Are lenders cherrypicking?

Banks deny that they are cherry-picking applications and brokers say otherwise. What I can say is that we are going through a credit adjustment where there just isn’t the appetite for lending that used to exist. This is natural, it happened (for instance) in Finland in the 90’s, it took a decade for lending to reach bubble levels again. As well as this, when you have a rapid build up of borrowing, it is like people were reaching further and further into the future for greater amounts in order to spend in the present, that is a basic premise of lending, you give up future income streams in order to spend today and that applies to credit cards, personal loans, and mortgages as well. Finally, during a recession in which unemployment is rising, asset prices are dropping and many have taken wage cuts, appetite for high level financial obligations will be naturally surpressed.

So it is no surprise that annual lending for 2009 was only €8.1bn, that is broadly in line with our prediction set out in early January.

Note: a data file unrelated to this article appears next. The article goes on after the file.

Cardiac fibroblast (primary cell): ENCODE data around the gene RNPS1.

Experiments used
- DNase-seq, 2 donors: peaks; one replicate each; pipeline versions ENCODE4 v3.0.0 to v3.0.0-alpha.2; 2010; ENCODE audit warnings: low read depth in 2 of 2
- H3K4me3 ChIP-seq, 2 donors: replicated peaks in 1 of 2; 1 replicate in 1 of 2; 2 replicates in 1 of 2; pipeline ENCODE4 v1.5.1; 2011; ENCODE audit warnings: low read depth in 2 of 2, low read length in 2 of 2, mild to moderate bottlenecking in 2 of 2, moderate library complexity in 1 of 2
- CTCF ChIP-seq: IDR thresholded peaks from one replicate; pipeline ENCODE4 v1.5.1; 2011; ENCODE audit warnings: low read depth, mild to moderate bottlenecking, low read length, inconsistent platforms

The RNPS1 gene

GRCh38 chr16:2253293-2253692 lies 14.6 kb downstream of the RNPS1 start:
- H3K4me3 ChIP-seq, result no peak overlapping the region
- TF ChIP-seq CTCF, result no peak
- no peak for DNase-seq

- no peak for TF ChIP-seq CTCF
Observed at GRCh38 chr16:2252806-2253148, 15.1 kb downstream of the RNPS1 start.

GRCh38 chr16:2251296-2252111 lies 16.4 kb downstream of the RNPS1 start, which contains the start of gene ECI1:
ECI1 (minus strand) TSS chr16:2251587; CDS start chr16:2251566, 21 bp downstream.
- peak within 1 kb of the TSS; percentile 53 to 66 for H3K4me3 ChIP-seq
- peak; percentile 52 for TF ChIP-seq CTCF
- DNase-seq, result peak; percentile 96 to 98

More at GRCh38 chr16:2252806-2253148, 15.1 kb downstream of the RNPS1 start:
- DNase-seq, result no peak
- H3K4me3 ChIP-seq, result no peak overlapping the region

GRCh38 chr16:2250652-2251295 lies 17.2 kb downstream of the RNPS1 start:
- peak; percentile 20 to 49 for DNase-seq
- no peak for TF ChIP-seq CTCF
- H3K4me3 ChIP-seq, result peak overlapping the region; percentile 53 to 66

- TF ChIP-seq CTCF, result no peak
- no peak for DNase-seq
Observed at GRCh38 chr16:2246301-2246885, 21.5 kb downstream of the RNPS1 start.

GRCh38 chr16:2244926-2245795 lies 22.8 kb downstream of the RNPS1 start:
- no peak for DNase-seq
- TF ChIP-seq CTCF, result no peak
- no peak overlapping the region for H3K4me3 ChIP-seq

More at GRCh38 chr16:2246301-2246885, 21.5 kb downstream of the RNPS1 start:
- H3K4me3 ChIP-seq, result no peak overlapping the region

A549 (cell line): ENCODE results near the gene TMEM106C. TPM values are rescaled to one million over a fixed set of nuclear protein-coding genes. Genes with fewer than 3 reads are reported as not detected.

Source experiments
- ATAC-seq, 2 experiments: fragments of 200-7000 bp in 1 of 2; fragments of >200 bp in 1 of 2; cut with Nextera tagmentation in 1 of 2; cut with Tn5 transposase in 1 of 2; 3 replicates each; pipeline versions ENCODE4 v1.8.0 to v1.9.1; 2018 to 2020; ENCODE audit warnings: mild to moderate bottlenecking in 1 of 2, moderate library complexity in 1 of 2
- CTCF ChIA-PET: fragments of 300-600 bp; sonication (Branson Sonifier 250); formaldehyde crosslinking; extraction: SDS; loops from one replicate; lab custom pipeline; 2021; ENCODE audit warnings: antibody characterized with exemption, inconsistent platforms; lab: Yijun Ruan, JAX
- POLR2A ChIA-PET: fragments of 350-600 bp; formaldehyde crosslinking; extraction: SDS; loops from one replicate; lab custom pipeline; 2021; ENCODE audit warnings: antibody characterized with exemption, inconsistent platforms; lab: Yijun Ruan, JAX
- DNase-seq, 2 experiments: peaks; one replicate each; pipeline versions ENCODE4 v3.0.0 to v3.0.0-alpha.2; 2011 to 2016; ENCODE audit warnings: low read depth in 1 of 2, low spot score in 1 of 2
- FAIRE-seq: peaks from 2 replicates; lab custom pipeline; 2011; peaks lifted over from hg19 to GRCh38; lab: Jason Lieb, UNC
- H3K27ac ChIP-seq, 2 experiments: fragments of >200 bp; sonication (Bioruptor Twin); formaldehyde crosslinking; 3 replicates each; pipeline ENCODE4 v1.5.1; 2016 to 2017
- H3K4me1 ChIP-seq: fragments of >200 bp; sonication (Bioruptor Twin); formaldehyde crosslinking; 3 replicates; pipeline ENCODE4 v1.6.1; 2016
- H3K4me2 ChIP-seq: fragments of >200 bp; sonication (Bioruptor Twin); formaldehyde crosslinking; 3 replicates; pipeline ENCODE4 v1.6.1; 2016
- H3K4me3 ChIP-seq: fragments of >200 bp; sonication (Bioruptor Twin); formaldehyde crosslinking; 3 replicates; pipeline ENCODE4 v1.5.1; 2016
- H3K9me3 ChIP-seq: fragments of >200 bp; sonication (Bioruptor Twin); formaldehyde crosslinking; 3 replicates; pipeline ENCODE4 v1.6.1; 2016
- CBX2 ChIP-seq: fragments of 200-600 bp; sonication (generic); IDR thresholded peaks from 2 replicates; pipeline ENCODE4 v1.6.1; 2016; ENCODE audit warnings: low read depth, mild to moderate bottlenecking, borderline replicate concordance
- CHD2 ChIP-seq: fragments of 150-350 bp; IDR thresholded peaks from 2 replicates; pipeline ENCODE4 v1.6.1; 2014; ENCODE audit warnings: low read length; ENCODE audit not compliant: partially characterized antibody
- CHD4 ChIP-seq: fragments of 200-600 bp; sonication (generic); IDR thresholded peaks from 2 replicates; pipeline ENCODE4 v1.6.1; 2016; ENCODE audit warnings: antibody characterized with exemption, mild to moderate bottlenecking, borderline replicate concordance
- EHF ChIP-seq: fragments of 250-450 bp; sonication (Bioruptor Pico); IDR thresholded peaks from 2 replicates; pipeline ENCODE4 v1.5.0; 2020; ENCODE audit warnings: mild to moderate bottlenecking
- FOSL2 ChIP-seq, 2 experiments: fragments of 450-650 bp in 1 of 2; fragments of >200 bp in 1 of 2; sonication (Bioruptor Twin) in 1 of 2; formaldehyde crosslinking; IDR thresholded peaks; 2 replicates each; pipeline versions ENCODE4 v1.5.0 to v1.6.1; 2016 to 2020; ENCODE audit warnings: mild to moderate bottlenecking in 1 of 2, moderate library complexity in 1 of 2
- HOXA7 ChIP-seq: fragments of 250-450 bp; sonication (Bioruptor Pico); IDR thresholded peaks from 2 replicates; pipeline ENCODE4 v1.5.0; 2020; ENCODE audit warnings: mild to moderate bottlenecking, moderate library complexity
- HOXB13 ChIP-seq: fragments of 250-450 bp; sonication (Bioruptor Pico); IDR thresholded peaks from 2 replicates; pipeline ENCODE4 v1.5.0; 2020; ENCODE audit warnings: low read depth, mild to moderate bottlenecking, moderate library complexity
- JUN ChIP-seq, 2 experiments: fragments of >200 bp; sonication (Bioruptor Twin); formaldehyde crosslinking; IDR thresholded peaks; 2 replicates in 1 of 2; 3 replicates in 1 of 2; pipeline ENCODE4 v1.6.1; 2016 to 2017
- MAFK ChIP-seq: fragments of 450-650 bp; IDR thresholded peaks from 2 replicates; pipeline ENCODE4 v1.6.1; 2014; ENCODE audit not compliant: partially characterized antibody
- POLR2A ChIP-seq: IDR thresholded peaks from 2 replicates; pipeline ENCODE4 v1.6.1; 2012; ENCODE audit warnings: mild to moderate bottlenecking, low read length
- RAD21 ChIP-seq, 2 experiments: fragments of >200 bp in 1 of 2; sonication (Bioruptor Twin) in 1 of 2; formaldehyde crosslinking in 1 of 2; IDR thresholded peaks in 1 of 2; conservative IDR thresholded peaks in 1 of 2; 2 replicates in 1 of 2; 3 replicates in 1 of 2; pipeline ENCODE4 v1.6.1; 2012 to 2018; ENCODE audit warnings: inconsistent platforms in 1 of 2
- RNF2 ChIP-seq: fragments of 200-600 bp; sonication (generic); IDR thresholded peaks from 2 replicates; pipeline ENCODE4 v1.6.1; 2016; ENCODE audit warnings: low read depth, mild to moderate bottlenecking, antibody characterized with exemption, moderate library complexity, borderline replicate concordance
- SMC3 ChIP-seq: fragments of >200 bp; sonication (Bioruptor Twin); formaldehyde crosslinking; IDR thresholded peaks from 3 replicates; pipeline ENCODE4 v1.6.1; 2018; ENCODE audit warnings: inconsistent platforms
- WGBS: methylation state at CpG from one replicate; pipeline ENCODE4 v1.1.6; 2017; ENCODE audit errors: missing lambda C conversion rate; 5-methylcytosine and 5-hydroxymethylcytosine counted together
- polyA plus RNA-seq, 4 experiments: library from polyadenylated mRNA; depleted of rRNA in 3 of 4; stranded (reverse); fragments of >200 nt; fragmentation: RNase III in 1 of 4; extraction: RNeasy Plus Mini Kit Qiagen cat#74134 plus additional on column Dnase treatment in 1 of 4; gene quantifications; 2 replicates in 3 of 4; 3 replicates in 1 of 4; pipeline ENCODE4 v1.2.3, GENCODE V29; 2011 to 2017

The question remains though, are lenders cherry-picking applicants? My opinion is ‘yes that is exactly what they are doing’, they have something with scarcity, mortgage credit, and this leaves them with two choices (remember: they don’t have endless amounts themselves), they either raise prices in order to weed out applications, or they pick only the very best applicants available and offer the line of credit to them.

The price hikes won’t come (yet), once assets are all gone over to NAMA two things will happen, mortgage rates will rise, and deposit rates will drop. So for now you can get good returns on deposit and good prices on mortgages. Anglo just passed €10bn over today, they didn’t operate in retail banking, so rates won’t move, but it means that the show is under-way and when the main street banks start to shift assets to NAMA it will be the starting point for those two trends to commence.

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